Cyril Ramaphosa’s rise to the South African presidency in 2018 generated considerable optimism that his leadership would bring a more enlightened approach to policy, both domestic and foreign. His talk of a “new dawn” and his calls for a return to the values of Nelson Mandela represented an implicit repudiation of his two immediate predecessors, Thabo Mbeki and Jacob Zuma. In the case of the latter, Ramaphosa also promised an end to the rampant corruption and state capture that characterized Zuma’s decade in office.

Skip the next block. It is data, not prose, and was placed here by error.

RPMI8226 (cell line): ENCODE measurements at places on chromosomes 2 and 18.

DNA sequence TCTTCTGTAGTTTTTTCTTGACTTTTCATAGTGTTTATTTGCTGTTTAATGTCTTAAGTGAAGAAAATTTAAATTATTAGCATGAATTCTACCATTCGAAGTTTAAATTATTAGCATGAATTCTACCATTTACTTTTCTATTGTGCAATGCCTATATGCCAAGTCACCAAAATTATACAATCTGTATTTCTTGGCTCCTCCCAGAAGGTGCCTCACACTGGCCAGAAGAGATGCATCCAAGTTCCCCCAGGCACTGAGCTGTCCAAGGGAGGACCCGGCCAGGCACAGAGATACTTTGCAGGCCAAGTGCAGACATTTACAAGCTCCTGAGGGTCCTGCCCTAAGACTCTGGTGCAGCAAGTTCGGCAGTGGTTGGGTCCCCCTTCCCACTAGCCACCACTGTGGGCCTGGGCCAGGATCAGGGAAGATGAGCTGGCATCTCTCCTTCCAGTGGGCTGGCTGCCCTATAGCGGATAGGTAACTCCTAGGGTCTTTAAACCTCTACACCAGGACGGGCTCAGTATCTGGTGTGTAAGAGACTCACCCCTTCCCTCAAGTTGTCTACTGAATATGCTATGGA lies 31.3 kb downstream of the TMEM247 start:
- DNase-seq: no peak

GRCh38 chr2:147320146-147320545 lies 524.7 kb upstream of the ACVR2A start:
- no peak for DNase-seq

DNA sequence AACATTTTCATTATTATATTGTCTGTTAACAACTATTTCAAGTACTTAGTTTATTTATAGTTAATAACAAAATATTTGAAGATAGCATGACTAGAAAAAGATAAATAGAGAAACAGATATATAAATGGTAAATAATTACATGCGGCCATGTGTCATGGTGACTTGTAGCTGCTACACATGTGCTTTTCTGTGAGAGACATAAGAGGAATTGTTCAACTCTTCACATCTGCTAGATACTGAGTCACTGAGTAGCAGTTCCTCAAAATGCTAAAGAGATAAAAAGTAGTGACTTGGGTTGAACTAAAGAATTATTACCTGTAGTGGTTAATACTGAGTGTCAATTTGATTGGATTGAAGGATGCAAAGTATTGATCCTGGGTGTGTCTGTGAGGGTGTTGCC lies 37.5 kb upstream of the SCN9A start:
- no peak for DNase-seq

Human rights organizations viewed Ramaphosa’s presidency as an opportunity for a policy reset, and they encouraged him to use his leadership—as well as South Africa’s position as a nonpermanent member of the United Nations Security Council in 2019-2020 and chair of the African Union in 2020—to revive Mandela’s commitment to the protection of human rights and the expansion of democracy. Under…

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